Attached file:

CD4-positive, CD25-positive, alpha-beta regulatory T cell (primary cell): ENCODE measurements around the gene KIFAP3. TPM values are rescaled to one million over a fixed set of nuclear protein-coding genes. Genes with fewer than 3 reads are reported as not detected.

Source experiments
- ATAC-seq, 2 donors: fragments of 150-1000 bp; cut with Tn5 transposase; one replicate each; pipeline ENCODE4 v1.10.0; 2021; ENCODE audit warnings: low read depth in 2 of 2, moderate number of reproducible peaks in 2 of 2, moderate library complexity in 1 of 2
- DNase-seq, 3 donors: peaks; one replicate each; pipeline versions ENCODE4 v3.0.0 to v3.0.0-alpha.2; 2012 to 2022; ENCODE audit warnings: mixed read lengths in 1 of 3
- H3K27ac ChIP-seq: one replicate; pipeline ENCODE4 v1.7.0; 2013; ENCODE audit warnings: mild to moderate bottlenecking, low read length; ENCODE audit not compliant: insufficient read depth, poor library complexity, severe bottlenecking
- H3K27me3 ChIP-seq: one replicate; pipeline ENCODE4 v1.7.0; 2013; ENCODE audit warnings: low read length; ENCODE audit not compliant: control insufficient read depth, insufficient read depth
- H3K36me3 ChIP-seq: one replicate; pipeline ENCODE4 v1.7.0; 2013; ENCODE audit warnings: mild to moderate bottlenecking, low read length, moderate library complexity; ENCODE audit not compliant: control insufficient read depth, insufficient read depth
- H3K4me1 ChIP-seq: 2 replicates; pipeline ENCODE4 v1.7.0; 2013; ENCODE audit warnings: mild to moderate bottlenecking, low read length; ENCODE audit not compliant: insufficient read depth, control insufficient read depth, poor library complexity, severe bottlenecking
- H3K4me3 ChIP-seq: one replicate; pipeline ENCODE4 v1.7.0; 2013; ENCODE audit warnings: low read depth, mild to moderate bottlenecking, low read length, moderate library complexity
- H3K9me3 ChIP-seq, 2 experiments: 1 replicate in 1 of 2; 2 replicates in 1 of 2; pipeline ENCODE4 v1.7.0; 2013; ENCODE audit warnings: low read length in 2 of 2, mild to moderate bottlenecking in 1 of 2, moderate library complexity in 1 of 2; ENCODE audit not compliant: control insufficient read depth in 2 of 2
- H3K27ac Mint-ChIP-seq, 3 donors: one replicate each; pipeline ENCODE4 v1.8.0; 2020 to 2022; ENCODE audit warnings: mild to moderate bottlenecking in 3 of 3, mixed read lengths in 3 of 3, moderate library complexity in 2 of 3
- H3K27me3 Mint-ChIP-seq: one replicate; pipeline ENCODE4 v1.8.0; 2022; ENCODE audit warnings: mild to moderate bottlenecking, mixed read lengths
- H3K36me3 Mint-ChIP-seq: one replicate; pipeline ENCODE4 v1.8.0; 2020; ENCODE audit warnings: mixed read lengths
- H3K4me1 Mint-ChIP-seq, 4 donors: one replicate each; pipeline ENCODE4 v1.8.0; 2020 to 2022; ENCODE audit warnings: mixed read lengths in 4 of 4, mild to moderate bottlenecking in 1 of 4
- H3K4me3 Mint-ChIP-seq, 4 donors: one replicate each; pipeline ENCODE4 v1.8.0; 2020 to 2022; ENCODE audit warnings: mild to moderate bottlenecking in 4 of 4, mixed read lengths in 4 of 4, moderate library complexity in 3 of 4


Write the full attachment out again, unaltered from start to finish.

CD4-positive, CD25-positive, alpha-beta regulatory T cell (primary cell): ENCODE measurements around the gene KIFAP3. TPM values are rescaled to one million over a fixed set of nuclear protein-coding genes. Genes with fewer than 3 reads are reported as not detected.

Source experiments
- ATAC-seq, 2 donors: fragments of 150-1000 bp; cut with Tn5 transposase; one replicate each; pipeline ENCODE4 v1.10.0; 2021; ENCODE audit warnings: low read depth in 2 of 2, moderate number of reproducible peaks in 2 of 2, moderate library complexity in 1 of 2
- DNase-seq, 3 donors: peaks; one replicate each; pipeline versions ENCODE4 v3.0.0 to v3.0.0-alpha.2; 2012 to 2022; ENCODE audit warnings: mixed read lengths in 1 of 3
- H3K27ac ChIP-seq: one replicate; pipeline ENCODE4 v1.7.0; 2013; ENCODE audit warnings: mild to moderate bottlenecking, low read length; ENCODE audit not compliant: insufficient read depth, poor library complexity, severe bottlenecking
- H3K27me3 ChIP-seq: one replicate; pipeline ENCODE4 v1.7.0; 2013; ENCODE audit warnings: low read length; ENCODE audit not compliant: control insufficient read depth, insufficient read depth
- H3K36me3 ChIP-seq: one replicate; pipeline ENCODE4 v1.7.0; 2013; ENCODE audit warnings: mild to moderate bottlenecking, low read length, moderate library complexity; ENCODE audit not compliant: control insufficient read depth, insufficient read depth
- H3K4me1 ChIP-seq: 2 replicates; pipeline ENCODE4 v1.7.0; 2013; ENCODE audit warnings: mild to moderate bottlenecking, low read length; ENCODE audit not compliant: insufficient read depth, control insufficient read depth, poor library complexity, severe bottlenecking
- H3K4me3 ChIP-seq: one replicate; pipeline ENCODE4 v1.7.0; 2013; ENCODE audit warnings: low read depth, mild to moderate bottlenecking, low read length, moderate library complexity
- H3K9me3 ChIP-seq, 2 experiments: 1 replicate in 1 of 2; 2 replicates in 1 of 2; pipeline ENCODE4 v1.7.0; 2013; ENCODE audit warnings: low read length in 2 of 2, mild to moderate bottlenecking in 1 of 2, moderate library complexity in 1 of 2; ENCODE audit not compliant: control insufficient read depth in 2 of 2
- H3K27ac Mint-ChIP-seq, 3 donors: one replicate each; pipeline ENCODE4 v1.8.0; 2020 to 2022; ENCODE audit warnings: mild to moderate bottlenecking in 3 of 3, mixed read lengths in 3 of 3, moderate library complexity in 2 of 3
- H3K27me3 Mint-ChIP-seq: one replicate; pipeline ENCODE4 v1.8.0; 2022; ENCODE audit warnings: mild to moderate bottlenecking, mixed read lengths
- H3K36me3 Mint-ChIP-seq: one replicate; pipeline ENCODE4 v1.8.0; 2020; ENCODE audit warnings: mixed read lengths
- H3K4me1 Mint-ChIP-seq, 4 donors: one replicate each; pipeline ENCODE4 v1.8.0; 2020 to 2022; ENCODE audit warnings: mixed read lengths in 4 of 4, mild to moderate bottlenecking in 1 of 4
- H3K4me3 Mint-ChIP-seq, 4 donors: one replicate each; pipeline ENCODE4 v1.8.0; 2020 to 2022; ENCODE audit warnings: mild to moderate bottlenecking in 4 of 4, mixed read lengths in 4 of 4, moderate library complexity in 3 of 4